Video source: YouTube, Face the Nation
United Airlines Inc (NYSE: UAL) announced Thursday plans to ramp up its December schedule to 3,500 domestic flights per day, the most its flown in the US since the COVID-19 pandemic began.
In anticipation of a strong holiday travel season, the Chicago-based carrier said it will boost its schedule on popular winter routes, particularly warm weather destinations and ski hot spots.
Overall, United said it will fly 91% of the schedule that it flew domestically in December 2019 — the last holiday season before the coronavirus outbreak upended the travel industry.
According to United, searches on its website and app for holiday flights are up 16% compared to two years ago.
“We’re seeing a lot of pent-up demand in our data and are offering a December schedule that centers on the two things people want most for the holidays: warm sunshine and fresh snow,” said Ankit Gupta, vice president of network planning and scheduling at United.
“We know families and friends are eager to reunite this holiday season, which is why we're thrilled to add new flights that will help them connect and celebrate together."
After the passenger aviation industry was brought to a standstill for more than a year-and-a-half due to virus-related safety restrictions, US-based airlines are looking for a strong finish to 2021.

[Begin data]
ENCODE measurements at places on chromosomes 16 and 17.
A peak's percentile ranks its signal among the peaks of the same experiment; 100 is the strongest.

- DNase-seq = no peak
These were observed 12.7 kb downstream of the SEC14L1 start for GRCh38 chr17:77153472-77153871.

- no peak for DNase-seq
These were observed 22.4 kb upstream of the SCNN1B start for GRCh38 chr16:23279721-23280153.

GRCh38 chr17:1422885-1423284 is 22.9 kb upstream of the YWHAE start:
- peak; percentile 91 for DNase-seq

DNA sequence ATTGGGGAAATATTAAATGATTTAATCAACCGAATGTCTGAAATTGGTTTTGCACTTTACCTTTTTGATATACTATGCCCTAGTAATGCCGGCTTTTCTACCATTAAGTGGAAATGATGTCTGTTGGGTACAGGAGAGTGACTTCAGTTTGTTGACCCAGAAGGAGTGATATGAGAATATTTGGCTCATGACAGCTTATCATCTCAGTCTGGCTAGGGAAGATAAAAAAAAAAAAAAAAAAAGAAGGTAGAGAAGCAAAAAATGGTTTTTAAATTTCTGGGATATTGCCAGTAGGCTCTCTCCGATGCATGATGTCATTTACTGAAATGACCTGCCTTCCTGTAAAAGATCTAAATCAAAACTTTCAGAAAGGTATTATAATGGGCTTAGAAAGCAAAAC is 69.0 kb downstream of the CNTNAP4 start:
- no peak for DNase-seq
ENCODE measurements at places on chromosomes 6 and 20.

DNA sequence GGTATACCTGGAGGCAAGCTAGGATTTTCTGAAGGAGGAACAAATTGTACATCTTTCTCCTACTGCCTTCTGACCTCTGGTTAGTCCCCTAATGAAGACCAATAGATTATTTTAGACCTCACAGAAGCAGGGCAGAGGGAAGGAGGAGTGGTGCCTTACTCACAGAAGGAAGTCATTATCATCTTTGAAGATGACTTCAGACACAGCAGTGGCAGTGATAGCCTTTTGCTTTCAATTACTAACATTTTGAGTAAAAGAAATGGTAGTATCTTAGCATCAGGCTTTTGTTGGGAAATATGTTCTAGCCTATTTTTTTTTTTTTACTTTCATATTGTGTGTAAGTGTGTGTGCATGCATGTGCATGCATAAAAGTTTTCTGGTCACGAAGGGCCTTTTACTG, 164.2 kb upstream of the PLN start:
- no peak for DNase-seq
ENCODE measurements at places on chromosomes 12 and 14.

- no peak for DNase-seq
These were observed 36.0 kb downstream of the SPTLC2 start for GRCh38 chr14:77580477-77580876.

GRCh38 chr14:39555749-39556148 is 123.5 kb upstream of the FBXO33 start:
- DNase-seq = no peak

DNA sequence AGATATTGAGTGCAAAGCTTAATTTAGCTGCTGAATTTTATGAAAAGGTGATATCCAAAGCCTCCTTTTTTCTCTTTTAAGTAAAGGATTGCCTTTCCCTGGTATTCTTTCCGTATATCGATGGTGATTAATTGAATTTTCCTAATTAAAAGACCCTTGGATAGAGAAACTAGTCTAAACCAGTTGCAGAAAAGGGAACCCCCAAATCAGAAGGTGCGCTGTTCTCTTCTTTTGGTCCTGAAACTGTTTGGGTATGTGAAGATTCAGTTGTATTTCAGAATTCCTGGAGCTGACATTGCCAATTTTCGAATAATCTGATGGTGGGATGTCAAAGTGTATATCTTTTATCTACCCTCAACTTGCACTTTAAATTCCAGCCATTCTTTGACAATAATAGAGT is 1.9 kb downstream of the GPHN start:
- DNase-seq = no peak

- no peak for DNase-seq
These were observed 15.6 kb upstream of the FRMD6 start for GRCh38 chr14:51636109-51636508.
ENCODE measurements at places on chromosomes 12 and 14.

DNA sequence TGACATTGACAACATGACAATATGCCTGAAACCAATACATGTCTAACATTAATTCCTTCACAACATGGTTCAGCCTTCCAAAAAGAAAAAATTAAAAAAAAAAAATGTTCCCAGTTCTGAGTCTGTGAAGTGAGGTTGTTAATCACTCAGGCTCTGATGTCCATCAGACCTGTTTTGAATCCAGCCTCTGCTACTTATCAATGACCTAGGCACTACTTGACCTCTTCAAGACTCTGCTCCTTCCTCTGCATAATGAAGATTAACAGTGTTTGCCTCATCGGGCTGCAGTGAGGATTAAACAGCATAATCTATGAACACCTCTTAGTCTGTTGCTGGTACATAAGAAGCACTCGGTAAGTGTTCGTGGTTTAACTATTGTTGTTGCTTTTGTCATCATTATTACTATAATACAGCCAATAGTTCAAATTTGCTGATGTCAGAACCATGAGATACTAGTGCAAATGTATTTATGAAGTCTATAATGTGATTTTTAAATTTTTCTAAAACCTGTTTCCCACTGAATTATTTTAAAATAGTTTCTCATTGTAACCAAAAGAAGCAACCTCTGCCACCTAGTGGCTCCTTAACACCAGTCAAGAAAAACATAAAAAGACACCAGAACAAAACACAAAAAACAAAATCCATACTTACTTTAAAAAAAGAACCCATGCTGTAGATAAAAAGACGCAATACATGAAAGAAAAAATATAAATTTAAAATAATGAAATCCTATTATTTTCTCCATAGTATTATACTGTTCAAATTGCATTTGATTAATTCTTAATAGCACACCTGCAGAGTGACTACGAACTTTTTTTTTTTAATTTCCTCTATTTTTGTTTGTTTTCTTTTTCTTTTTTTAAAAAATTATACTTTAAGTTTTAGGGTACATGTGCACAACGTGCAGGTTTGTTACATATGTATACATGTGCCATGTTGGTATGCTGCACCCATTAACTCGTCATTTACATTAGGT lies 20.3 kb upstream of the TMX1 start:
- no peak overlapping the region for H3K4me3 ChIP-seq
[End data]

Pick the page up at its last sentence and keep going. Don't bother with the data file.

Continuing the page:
Besides capitalizing on domestic travel, airlines hope to benefit on pent-up demand for international travel as well. Last month, the White House announced that come November, it will lift the ban on most international travelers to the US as long as they can show proof of vaccination and a negative COVID-19 test.
Over the summer, widespread vaccination efforts contributed to strong demand for travel, but that momentum was slowed down by the spread of the Delta variant. Airlines were optimistic that business travel would pick up after Labor Day, but many companies are still operating remotely.
During a recent appearance on CBS's Face The Nation, United’s chief executive officer Scott Kirby said he believes the industry will rebound by early 2022.
“The Delta variant has obviously caused a downturn in travel, but it's particularly business travel. A lot of offices were expecting to be open again in September, and the Delta variant has pushed those opening dates back a few months. My guess is it will now be January,” he said.
“It appears that we've peaked in cases. Let's hope that that's the case. Let's hope that as we continue to get more people vaccinated, we really can get back to normal across the country,” Kirby said.
Overall, air travel in September was about 75% of what it was during the same month in 2019, according to the Transportation Security Administration.
Source: Equities News